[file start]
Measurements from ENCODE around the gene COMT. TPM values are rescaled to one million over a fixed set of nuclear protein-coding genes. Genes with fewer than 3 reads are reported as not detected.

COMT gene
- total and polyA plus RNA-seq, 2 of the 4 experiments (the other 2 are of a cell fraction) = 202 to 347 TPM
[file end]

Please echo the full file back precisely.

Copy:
Measurements from ENCODE around the gene COMT. TPM values are rescaled to one million over a fixed set of nuclear protein-coding genes. Genes with fewer than 3 reads are reported as not detected.

COMT gene
- total and polyA plus RNA-seq, 2 of the 4 experiments (the other 2 are of a cell fraction) = 202 to 347 TPM